INDUSTRIAL RELATIONS by Peter WestmoreNews Weekly
Fair Work Commission's disastrous penalty-rates decision
, March 25, 2017
The decision of the Fair Work Commission to cut penalty rates for people in the retail, fast-food and hospitality industries will lead to a repeat of the unions’ WorkChoices campaign which cost John Howard government in 2007.
Government spokewoman Michaelia Cash
has defended the decision.
It is almost unprecedented for an industrial tribunal to reduce award wages. The only previous case I can recall was during the Great Depression in the 1930s, when the basic wage was cut in response to the financial crisis.
The effect then, like now, was felt disproportionately by low-income earners, contributing to their loss of faith in the industrial-relations system at the time, and the rise of the Communist Party.
Under the commission’s decision, Sunday pay rates for full-time and part-time employees in the retail and pharmacy industry will fall from 200 per cent of standard rates down to 150 per cent. For hospitality workers, wages will be cut from 175 per cent of their standard wage to 150 per cent.
For the overwhelmingly young workers in the fast-food industry, Sunday penalty rates will be cut from 150 per cent down to 125 per cent.
In announcing the decision, the president of the Fair Work Commission, Ian Ross, made clear that the justification for the decision came from the Productivity Commission, which had declared that it expected that reducing penalty rates would lead to increasing employment. He repeatedly said that it was based on work by the Productivity Commission.
However, the Productivity Commission has a long track record of proposing the most extreme free-market solutions, in terms of industry policy, national competition policy, deregulation of the financial system, deregulation of the country’s energy market, and deregulation of the labour market.
Its economic analysis is flawed by research bias – a common flaw in the social sciences and climate science – where the outcome is presumed to be true, and the evidence is marshalled to support the preconceived conclusion.
It also suffers from the ideology of what is known as “economism”, which assumes that the only relevant considerations are economic, and the social and political implications of its recommendations can be totally ignored. It was not surprising that it should have supported reducing penalty rates.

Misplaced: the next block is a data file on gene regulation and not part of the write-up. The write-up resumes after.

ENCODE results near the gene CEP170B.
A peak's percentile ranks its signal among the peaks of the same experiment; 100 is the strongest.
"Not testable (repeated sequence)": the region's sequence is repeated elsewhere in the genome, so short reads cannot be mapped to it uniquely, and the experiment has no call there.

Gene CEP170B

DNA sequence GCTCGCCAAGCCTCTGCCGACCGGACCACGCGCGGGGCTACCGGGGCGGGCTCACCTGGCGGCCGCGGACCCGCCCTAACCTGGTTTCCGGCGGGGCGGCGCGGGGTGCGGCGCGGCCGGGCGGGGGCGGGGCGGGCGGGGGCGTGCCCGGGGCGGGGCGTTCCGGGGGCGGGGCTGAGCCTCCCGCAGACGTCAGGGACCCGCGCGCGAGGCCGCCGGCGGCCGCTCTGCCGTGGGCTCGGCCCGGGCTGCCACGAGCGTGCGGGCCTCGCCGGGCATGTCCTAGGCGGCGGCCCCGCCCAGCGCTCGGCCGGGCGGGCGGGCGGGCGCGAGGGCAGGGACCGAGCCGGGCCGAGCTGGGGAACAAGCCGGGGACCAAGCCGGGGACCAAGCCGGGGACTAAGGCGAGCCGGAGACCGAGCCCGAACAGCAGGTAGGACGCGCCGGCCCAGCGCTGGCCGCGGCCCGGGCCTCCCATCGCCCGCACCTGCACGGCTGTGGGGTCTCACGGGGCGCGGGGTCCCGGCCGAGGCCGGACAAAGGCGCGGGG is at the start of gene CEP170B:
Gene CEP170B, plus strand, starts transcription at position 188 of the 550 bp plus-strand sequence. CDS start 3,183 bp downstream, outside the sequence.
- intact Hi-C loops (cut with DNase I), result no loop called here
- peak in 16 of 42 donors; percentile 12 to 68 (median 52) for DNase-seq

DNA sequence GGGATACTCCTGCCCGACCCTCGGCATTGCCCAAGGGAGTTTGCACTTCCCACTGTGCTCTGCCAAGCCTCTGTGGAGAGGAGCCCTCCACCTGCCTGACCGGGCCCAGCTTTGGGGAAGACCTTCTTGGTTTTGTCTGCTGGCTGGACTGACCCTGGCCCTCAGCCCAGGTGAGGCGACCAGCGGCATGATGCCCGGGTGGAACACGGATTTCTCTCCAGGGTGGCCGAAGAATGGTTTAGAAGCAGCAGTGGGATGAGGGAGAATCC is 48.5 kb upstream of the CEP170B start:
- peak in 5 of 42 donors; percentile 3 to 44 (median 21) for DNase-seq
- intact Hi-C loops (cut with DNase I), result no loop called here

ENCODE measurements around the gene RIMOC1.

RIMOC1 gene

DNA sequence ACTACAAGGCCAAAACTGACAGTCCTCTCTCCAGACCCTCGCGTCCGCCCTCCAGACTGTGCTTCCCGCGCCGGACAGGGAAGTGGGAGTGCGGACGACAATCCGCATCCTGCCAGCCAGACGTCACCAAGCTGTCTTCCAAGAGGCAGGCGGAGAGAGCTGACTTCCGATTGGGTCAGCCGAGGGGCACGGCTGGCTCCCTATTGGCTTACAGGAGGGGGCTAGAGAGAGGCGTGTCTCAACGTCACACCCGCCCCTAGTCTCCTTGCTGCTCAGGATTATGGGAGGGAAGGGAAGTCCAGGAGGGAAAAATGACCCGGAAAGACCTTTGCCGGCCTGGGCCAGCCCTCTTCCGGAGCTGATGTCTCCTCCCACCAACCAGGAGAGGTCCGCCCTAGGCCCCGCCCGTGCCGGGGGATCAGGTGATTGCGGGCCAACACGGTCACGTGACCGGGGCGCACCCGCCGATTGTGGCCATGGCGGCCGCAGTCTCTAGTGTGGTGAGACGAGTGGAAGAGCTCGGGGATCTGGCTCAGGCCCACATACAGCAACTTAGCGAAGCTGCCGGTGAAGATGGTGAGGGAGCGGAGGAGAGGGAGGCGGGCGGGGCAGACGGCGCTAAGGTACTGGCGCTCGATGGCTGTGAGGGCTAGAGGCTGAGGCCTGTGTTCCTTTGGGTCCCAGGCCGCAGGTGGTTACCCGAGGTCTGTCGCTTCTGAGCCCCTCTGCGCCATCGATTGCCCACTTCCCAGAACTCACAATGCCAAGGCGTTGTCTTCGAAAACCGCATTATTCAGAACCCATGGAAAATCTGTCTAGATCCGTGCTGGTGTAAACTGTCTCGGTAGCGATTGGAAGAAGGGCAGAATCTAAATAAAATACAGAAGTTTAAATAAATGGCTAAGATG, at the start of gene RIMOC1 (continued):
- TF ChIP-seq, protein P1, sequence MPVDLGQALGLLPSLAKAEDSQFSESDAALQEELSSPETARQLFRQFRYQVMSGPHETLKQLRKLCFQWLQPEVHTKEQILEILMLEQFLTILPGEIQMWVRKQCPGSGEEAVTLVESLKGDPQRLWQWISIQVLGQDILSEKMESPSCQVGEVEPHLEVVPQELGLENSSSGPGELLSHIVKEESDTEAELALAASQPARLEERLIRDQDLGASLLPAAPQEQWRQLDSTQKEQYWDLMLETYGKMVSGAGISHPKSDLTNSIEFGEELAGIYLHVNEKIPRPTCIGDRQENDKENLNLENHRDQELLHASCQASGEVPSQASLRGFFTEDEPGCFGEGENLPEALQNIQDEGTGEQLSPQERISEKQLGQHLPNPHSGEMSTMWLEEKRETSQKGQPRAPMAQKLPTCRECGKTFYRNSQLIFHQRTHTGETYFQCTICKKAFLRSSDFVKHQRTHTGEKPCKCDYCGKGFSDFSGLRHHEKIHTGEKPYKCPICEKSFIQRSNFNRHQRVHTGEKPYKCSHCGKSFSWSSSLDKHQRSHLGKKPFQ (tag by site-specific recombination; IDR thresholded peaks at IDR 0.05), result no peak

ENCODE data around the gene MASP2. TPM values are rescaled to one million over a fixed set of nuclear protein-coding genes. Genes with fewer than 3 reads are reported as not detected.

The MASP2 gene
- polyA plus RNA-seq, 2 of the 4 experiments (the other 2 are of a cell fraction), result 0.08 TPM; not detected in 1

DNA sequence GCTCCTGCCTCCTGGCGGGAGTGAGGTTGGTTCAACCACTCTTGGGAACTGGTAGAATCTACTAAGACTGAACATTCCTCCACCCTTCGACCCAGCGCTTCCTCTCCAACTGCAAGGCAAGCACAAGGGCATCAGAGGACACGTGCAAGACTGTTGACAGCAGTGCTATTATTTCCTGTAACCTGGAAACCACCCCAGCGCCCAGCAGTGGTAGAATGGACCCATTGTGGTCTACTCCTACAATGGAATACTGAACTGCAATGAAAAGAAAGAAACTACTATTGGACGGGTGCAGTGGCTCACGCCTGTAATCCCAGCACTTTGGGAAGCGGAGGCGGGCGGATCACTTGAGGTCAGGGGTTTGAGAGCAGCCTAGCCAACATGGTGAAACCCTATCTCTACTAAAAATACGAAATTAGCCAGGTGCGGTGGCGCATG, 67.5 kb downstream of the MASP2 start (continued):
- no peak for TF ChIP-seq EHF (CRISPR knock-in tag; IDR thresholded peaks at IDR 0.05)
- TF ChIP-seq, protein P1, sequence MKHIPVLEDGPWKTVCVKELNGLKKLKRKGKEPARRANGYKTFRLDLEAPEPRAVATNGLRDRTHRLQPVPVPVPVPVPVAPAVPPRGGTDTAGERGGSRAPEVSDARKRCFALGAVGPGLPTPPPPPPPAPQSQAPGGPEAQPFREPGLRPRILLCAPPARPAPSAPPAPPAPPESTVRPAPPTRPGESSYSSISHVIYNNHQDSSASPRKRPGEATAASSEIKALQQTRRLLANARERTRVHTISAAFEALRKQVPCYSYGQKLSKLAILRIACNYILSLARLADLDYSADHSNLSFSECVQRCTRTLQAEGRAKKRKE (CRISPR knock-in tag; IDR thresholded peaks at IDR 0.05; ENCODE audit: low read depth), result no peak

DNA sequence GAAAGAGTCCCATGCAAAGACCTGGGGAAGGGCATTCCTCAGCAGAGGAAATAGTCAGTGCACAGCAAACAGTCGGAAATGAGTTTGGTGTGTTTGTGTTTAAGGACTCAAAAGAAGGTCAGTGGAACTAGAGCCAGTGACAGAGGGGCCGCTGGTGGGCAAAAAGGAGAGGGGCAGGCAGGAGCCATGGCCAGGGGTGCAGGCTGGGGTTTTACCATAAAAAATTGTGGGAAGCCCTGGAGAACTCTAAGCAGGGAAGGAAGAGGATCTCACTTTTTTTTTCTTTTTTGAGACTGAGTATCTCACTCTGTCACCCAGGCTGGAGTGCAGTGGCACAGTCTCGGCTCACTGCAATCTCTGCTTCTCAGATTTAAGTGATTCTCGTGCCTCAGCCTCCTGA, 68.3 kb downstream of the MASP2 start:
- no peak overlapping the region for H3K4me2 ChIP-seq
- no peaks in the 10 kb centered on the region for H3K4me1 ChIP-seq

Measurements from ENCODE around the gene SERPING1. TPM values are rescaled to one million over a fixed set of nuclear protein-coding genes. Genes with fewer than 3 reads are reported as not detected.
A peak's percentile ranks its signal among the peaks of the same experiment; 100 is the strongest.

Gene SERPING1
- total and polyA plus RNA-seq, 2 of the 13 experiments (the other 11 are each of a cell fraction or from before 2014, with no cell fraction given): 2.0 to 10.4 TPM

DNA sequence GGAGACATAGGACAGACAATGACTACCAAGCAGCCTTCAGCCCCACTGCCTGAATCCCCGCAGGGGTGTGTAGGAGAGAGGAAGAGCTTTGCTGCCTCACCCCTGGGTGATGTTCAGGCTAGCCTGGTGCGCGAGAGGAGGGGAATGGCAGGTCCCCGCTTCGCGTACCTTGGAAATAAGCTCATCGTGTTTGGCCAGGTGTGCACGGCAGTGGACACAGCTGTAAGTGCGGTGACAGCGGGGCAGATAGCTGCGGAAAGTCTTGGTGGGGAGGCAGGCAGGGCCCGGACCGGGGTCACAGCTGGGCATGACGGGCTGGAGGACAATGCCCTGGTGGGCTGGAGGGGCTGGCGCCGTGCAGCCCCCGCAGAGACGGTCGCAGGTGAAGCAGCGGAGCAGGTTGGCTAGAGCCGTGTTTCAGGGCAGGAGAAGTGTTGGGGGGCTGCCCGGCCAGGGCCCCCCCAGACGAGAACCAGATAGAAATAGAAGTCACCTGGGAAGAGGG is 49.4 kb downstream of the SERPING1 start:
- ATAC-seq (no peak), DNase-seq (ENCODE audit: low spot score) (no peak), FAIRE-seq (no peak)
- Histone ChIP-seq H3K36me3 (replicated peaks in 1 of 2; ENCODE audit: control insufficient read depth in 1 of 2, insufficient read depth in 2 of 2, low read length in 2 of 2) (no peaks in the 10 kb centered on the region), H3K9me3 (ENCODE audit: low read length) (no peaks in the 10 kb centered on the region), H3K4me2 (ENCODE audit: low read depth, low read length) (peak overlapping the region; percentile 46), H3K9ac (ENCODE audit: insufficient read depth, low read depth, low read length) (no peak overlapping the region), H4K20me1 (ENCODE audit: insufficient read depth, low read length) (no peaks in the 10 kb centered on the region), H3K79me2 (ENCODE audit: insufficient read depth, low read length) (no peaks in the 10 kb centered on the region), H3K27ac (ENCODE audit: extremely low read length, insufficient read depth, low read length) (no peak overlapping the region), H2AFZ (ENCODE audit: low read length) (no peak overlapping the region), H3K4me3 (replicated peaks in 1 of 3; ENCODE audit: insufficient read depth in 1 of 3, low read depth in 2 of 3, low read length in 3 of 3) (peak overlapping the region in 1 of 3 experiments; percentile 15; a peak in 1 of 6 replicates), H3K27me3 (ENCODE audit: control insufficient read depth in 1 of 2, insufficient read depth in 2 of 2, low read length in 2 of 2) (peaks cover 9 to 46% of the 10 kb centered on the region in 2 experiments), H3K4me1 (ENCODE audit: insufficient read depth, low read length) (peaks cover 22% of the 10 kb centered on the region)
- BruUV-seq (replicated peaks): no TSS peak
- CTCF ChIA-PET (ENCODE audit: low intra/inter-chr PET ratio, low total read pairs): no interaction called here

It was therefore extremely disappointing that the Fair Work Commission should have endorsed such an agenda.
Normally, when the Commission hands down a decision that erodes working standards, it offers other incentives to balance its effects. In this case, the Commission offered no incentives to those adversely affected, other than to say that it would examine how the decision was implemented.
However attractive the proposal may be to small businesses, particularly those in shopping centres where they are forced to open on Sundays, the main beneficiaries will be the big business retailers, particularly the supermarkets, who have already substantially cut their workforces through centralised and automated check-outs. Retailers entered into rental contracts knowing the conditions under which they would operate – unlike their employees, who now find that their wages are being cut.
Although the Fair Work Commission has stated that its decision does not set a precedent, the same justification for cuts in penalty rates applies to other industries, so there is every reason to believe that this decision will set a precedent.
Certainly, employer organisations will argue that way.
The Federal Government is in a no-win situation. It has always supported the existence of the Fair Work Commission, even when it was unhappy with its decisions. Further, employer organisations have repeatedly criticised the Coalition Government for its failure to implement fundamental “reform” of the labour market, reduce corporate tax rates and extend economic deregulation.
If Mr Turnbull backed away from the Fair Work Commission decision, the Coalition would be further criticised by business and the financial press for abandoning free market principles.
Government spokesmen, including the Prime Minister Malcolm Turnbull and the Minister for Employment, Michaelia Cash, have strongly supported the commission’s decision.
This is a priceless gift to the ALP, which is already well ahead in the polls.
The unions and the ALP are already blaming the Federal Government for the Fair Work Commission’s decision, and will continue their campaign until the next federal election. If elected, they will certainly reverse the decision, making the whole exercise pointless.
The commission’s decision is also a gift to discredited unions such as the CFMEU, which has given itself the role as the enforcer of the trade-union movement, and whose members occupied a key position in protests against the judgement.
The commission has given legitimacy to the tactics of the CFMEU, whose own members are not impacted by the decision.
Unless Malcolm Turnbull can separate his Government from the decision, its electoral standing, already low, will suffer a further, perhaps fatal, decline.